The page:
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Hello, I hope this is the right forum section for this question. I've already set up file sharing between my PS3 (with Yellow Dog Linux) and my PC (with Windows ...
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  1. #1
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    Copying a File over the Network


    Hello,

    I hope this is the right forum section for this question.

    I've already set up file sharing between my PS3 (with Yellow Dog Linux) and my PC (with Windows 7). I can see a file I create as a test on both side of the network share. For example, I created "test.txt" on the Network folder, and both OS' see it.

    My goal is to create an iso of a Blu-ray movie and as it's ripping, using the dd_rescue command, I would like it to go over the network and dump to the PC on the fly. The issue I have right now is when I dump the iso to the network share folder (which I can see on the PC side) it actually dumps on my PS3 harddrive. I don't want that as I only have 10G of space and I need at least 30-35G for the entire iso. My PC has the space I need.

    Is there a way to dump it on the fly over the network to my PC harddrive? It seems I'm really close.

    What I've been doing today is using this command:

    cd PS3Share to get me to the network share folder I can see from my PC.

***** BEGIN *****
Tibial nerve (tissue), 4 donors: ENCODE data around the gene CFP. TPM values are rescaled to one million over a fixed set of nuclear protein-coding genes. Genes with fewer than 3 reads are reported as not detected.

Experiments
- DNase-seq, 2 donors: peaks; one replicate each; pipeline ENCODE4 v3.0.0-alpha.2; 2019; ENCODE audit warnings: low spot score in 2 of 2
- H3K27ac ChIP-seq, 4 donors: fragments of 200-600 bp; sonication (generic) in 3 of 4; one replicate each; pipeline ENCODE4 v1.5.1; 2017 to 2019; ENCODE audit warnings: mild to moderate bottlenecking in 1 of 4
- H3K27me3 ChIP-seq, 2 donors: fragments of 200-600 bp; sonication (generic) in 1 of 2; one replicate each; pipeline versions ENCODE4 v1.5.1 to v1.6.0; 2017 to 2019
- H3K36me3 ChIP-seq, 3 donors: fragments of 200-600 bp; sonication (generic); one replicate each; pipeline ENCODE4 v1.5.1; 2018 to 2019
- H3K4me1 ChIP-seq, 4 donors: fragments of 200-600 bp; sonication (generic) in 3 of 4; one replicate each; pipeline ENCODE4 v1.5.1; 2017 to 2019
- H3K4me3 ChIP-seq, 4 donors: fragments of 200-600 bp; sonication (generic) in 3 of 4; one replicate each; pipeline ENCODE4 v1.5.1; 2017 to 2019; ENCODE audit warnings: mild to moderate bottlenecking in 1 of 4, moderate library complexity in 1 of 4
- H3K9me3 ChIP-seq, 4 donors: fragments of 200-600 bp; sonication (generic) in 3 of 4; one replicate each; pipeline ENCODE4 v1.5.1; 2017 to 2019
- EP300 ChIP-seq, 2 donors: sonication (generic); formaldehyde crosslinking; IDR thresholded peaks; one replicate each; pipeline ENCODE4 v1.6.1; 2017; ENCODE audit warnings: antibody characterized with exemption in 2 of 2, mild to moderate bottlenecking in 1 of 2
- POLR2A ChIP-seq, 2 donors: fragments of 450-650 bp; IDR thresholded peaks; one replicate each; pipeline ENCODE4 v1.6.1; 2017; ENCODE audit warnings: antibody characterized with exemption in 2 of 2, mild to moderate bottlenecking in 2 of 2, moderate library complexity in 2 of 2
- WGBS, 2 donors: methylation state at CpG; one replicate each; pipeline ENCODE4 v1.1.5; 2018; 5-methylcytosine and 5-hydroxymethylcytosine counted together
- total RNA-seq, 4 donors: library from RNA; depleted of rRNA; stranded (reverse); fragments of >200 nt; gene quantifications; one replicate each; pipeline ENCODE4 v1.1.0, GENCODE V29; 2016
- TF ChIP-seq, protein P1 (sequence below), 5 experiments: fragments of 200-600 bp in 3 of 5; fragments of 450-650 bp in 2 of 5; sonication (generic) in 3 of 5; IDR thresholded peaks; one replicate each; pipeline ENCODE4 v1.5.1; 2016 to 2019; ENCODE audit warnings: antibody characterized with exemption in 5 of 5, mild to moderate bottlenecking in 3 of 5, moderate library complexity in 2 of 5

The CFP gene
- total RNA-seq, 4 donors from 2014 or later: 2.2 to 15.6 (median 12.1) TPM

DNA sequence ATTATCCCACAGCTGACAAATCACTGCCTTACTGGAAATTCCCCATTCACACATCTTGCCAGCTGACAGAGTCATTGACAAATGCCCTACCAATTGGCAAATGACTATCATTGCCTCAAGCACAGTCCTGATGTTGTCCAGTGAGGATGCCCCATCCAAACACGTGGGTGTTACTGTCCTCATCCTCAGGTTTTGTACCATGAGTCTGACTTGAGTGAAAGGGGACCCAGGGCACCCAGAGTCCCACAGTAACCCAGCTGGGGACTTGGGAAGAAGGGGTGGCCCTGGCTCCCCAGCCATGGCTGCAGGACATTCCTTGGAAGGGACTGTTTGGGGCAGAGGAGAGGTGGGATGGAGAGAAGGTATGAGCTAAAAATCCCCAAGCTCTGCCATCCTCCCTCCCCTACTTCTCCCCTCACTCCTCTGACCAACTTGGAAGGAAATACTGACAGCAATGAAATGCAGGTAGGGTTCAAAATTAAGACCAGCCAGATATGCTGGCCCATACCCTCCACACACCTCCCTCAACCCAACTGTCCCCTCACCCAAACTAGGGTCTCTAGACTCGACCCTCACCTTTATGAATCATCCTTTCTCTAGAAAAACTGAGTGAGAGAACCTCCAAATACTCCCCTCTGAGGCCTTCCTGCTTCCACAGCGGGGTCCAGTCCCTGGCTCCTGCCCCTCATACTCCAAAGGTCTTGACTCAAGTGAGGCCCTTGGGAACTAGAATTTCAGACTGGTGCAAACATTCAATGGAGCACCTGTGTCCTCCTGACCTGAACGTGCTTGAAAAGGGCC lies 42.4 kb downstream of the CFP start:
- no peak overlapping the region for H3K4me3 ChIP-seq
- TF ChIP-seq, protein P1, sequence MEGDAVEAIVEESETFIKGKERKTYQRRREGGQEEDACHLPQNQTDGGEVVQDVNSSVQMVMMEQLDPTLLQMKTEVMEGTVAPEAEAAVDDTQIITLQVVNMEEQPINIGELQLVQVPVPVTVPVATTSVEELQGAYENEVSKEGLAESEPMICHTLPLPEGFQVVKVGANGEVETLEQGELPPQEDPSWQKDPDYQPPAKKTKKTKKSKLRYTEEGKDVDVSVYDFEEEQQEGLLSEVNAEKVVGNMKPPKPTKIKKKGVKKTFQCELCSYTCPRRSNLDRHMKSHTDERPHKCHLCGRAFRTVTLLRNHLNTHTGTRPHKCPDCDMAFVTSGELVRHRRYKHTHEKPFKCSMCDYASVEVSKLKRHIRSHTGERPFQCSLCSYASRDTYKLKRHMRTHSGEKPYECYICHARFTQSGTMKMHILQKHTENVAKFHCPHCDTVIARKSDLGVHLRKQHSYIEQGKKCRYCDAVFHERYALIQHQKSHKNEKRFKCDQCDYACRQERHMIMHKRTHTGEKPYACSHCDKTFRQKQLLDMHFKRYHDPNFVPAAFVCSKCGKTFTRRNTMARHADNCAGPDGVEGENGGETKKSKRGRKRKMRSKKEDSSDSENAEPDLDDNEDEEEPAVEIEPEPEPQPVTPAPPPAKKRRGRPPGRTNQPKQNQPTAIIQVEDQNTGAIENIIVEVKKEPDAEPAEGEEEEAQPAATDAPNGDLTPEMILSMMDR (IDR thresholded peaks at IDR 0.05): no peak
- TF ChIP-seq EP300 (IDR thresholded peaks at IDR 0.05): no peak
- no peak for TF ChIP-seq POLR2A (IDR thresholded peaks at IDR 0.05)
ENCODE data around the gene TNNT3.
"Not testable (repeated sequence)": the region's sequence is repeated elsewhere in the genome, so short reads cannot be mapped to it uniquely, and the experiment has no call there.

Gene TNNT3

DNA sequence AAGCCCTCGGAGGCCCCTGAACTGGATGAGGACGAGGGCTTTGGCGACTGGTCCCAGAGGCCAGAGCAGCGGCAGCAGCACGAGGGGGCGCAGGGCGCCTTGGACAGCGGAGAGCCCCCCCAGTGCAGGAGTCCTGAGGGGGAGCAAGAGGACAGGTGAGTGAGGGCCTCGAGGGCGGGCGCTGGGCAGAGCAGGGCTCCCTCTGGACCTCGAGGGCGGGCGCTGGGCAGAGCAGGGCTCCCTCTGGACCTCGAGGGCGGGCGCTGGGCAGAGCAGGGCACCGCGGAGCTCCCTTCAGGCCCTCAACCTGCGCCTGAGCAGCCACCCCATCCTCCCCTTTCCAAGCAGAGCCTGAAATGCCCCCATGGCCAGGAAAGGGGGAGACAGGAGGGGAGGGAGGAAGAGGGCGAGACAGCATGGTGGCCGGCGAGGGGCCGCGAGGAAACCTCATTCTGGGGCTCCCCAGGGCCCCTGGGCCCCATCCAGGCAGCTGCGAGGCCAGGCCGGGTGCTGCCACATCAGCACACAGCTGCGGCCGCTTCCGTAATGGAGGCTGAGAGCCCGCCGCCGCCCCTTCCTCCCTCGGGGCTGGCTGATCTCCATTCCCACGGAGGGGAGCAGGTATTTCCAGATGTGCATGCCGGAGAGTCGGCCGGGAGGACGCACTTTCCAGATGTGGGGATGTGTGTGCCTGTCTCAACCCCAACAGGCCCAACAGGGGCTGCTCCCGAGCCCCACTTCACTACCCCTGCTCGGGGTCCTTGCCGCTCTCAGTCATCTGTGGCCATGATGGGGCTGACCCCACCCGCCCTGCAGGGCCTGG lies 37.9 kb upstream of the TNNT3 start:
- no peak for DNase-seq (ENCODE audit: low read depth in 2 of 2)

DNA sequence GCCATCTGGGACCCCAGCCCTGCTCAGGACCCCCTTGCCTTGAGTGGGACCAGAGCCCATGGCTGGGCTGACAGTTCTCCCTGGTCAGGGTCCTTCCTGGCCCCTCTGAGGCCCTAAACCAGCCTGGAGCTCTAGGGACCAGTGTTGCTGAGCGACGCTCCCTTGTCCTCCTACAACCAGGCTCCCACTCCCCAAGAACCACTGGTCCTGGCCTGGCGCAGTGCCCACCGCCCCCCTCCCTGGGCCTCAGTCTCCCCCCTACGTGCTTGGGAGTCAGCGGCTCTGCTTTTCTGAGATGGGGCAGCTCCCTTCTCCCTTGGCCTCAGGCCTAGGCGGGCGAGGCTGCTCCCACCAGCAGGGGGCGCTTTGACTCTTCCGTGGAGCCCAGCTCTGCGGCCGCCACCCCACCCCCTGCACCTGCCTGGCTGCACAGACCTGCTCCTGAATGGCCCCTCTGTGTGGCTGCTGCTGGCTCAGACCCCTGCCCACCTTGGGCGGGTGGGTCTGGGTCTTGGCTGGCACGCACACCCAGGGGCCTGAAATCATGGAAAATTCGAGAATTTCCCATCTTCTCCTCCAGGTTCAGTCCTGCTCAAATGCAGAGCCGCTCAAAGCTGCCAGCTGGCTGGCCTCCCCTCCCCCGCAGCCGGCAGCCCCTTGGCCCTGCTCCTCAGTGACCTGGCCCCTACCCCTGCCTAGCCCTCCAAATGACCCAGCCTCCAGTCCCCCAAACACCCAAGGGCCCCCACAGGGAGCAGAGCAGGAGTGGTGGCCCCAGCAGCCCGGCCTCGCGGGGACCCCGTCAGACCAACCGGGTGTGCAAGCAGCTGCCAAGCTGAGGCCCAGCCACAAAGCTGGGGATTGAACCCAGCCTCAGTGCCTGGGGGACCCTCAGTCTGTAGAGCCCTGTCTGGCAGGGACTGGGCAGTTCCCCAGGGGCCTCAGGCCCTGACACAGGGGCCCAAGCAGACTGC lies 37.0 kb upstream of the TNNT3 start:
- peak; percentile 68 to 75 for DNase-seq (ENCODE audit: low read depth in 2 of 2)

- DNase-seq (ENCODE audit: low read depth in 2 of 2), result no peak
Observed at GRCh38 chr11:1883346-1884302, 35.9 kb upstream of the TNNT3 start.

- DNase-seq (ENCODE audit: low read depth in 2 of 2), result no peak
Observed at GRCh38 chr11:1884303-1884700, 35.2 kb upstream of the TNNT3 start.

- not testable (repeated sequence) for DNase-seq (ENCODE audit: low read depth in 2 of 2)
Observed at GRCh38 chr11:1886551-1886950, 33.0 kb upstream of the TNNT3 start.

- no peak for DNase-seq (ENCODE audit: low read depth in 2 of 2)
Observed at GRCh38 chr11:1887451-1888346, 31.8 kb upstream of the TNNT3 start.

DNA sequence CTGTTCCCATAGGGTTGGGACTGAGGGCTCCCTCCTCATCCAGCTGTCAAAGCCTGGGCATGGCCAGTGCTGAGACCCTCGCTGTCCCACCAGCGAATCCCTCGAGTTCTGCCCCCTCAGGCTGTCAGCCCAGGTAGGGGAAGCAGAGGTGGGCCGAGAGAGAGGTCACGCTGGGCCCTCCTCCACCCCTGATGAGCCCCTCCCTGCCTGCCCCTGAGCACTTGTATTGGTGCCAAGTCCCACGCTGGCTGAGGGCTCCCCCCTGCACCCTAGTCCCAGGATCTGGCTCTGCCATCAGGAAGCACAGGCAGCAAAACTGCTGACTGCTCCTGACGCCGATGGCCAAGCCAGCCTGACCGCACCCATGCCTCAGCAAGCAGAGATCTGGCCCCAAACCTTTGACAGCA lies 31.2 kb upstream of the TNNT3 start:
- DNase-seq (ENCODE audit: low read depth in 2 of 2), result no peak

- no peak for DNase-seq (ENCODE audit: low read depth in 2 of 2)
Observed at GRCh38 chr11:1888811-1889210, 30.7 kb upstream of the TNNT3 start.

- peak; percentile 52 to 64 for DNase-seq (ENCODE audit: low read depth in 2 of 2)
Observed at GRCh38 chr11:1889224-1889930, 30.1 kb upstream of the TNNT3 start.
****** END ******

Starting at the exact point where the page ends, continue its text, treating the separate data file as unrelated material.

Once at that directory, I use:

    dd_rescue /dev/scd0 vid.iso

    I would have thought that any file being dumped in the PS3Share folder would automatically go to my PC, but it doesn't.

    What am I missing?

    Thanks,
    David

  2. #2
    Linux Guru Rubberman's Avatar
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    AFAIK, and from my reading of the man page(s):

    1. This is a file/device-oriented copy, not directory-based. You can backup an entire partition such as /dev/sda1 or device such as /dev/sda that way, but not a directory, per se.
    2. There is no option to run continuously.
    3. Backing up partial files until they are done is not supported.

    There is also ddrescue (dd_rescue without the under_score). It has some more options that might work to backup a file that is still open for write, such as (from the ddrescue man page):
    Code:
           -T, --try-again
                  mark non-split, non-trimmed blocks as non-tried
    The rsync command is more suitable for file/directory level copying, but AFAIK it does not have a continuous-retry mode and may or may not backup unfinished files correctly. Don't know as I haven't tried that. My guess is that it will copy until it gets to the end of the file and then stop or go on to the next file.
    Sometimes, real fast is almost as good as real time.
    Just remember, Semper Gumbi - always be flexible!

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